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Kentucky's top court must protect Justin



Published: Tue, January 15, 2002 @ 12:00 a.m.



Rich and Cheryl Asente of Girard want the Kentucky Supreme Court to look at the "big picture" when it takes up the custody battle for their son, Justin, who will turn 5 on Feb. 28. In our opinion, that's the only way the high court justices can begin to understand what has gone on in this unfortunate four-year legal fight.

The facts are clear: Justin's biological parents, Regina Moore and Jerry Dorning of Kentucky, gave the child up for adoption in February 1998 when he was 11 months old. They offered Justin to the Asentes because the couple had adopted his biological brother, Joey, in May 1998. However, a month after they put Justin up for adoption, Moore and Dorning changed their minds and claimed that they didn't know what they were doing when they signed documents allowing transfer of the child.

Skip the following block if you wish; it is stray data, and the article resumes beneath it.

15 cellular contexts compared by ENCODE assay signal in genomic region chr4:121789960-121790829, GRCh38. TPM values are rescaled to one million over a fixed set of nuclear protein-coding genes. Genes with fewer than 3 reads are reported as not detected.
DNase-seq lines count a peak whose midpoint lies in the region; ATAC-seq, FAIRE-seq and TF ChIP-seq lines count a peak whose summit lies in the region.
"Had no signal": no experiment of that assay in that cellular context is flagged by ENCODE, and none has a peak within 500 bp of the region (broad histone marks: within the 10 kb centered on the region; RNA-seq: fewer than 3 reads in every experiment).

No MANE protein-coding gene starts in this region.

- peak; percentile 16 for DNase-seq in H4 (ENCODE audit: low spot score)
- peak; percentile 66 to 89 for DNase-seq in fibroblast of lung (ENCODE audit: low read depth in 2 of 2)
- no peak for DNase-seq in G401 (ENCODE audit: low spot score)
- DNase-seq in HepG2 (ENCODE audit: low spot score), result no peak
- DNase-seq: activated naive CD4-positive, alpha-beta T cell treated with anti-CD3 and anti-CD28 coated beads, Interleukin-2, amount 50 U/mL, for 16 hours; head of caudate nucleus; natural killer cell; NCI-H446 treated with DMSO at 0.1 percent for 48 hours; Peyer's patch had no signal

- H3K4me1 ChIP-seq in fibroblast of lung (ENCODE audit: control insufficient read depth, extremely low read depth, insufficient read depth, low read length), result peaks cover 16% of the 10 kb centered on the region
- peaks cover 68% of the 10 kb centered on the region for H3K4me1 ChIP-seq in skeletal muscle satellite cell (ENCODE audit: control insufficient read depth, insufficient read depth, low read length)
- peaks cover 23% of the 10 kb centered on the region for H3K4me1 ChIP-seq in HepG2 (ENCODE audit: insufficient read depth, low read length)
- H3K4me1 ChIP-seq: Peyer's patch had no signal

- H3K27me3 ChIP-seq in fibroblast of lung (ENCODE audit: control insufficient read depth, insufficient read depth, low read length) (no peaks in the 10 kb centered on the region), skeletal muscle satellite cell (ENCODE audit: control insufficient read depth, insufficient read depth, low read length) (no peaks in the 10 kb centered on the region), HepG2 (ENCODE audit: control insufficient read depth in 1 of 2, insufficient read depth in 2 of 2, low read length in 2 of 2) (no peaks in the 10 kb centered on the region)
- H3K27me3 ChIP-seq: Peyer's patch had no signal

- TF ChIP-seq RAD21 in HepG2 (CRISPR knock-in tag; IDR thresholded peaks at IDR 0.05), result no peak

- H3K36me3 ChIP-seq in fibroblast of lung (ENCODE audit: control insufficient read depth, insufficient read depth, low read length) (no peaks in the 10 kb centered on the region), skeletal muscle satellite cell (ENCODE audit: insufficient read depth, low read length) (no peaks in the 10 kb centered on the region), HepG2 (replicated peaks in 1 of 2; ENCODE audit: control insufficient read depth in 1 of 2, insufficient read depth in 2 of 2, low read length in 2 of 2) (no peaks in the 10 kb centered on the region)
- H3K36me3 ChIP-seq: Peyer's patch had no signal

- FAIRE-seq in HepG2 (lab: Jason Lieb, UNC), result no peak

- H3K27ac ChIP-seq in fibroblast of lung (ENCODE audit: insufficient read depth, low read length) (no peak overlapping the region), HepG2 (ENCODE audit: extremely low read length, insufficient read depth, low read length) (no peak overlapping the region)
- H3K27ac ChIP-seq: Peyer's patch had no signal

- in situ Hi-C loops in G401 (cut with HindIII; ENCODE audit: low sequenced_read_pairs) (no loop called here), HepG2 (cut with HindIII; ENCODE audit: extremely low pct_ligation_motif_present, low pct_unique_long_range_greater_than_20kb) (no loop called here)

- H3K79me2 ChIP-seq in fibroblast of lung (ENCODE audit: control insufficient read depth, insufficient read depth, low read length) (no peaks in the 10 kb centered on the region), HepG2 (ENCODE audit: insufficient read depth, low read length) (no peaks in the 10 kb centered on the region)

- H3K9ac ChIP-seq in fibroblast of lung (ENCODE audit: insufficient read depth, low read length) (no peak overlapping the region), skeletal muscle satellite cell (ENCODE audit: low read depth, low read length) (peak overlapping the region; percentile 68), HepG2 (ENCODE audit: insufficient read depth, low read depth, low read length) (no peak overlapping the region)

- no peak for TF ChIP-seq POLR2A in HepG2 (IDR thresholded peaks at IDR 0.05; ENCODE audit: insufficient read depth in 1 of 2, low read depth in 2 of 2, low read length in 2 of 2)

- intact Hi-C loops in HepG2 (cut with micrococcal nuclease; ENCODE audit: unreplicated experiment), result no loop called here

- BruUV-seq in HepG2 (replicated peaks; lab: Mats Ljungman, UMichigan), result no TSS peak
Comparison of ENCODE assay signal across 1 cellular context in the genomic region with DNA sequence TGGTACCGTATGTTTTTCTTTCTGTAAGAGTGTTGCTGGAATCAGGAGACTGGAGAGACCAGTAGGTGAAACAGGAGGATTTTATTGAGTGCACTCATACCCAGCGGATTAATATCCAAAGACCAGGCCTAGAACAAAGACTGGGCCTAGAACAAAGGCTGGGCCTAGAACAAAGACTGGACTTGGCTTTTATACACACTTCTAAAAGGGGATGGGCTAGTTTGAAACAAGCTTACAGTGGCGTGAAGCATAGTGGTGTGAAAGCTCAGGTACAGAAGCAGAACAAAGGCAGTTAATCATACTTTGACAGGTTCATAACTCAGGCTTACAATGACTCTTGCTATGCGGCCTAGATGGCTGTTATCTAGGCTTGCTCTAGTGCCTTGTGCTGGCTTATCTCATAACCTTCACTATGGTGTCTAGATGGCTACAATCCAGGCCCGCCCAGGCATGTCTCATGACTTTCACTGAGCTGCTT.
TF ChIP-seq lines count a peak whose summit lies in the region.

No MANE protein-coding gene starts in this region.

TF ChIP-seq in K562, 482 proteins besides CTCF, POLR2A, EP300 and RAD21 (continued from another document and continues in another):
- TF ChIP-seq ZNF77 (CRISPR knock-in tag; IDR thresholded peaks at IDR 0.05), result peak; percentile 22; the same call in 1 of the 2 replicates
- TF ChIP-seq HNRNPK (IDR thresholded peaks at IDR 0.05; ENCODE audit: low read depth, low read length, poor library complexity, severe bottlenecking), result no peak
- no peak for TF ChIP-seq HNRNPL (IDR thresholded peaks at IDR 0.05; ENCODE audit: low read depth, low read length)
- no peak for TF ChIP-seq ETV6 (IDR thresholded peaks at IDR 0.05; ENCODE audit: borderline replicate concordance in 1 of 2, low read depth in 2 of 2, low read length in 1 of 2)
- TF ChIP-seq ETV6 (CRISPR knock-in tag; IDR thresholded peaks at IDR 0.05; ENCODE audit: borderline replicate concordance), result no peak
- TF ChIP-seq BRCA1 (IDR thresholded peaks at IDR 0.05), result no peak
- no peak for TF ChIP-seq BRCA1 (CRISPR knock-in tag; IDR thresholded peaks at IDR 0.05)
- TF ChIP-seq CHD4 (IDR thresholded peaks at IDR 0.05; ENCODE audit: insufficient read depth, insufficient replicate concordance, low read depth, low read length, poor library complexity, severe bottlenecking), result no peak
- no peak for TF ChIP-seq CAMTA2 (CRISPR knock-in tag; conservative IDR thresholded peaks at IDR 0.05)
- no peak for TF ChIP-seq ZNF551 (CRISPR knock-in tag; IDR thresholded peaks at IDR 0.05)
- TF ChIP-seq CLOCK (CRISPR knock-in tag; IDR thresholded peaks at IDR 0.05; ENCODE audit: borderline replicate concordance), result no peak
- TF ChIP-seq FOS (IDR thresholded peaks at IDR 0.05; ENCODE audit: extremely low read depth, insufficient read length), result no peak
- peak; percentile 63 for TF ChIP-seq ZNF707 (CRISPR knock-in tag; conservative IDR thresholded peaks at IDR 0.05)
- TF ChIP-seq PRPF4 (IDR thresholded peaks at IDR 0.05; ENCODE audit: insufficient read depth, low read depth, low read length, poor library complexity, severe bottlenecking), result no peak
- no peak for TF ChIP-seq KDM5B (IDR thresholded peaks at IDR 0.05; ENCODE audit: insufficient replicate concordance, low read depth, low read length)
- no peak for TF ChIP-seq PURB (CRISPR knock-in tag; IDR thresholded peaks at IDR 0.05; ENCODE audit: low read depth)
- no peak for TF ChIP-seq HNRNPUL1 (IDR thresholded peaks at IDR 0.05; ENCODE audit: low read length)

And here's the crucial fact: Rich and Cheryl Asente are the only parents Justin has ever known.

While the legal battles have been raging in Ohio and Kentucky, the brothers have bonded -- with each other and with their parents, the Asentes. Indeed, Rich and Cheryl were granted custody of Justin by the Kentucky Court of Appeals, which found that Moore and Dorning knew what they were doing when they agreed to the adoption.

But the couple appealed to the supreme court, which is scheduled to hear the case on Feb. 15 -- just 13 days before Justin's 5th birthday.

Awareness: We keep stressing the age factor because it is important for the supreme court to understand that this case involves a child who is now aware of the world around him. He knows that Joey is his brother and that the Asentes are his parents.

Yes, his biological parents have visitation rights, but that's because the legal battle continues.

Justin's home is in Girard with a loving mother and father and a loving brother. The home isn't in Kentucky with a woman who gave up her children and a man who was married to another woman when the boys were born. Indeed, Dorning has fathered five different children with three different women.

Once the Kentucky Supreme Court considers all the facts -- the big picture -- it will conclude, as the appeals court did, that Richard and Cheryl Asente should be permitted to finalize Justin's adoption.




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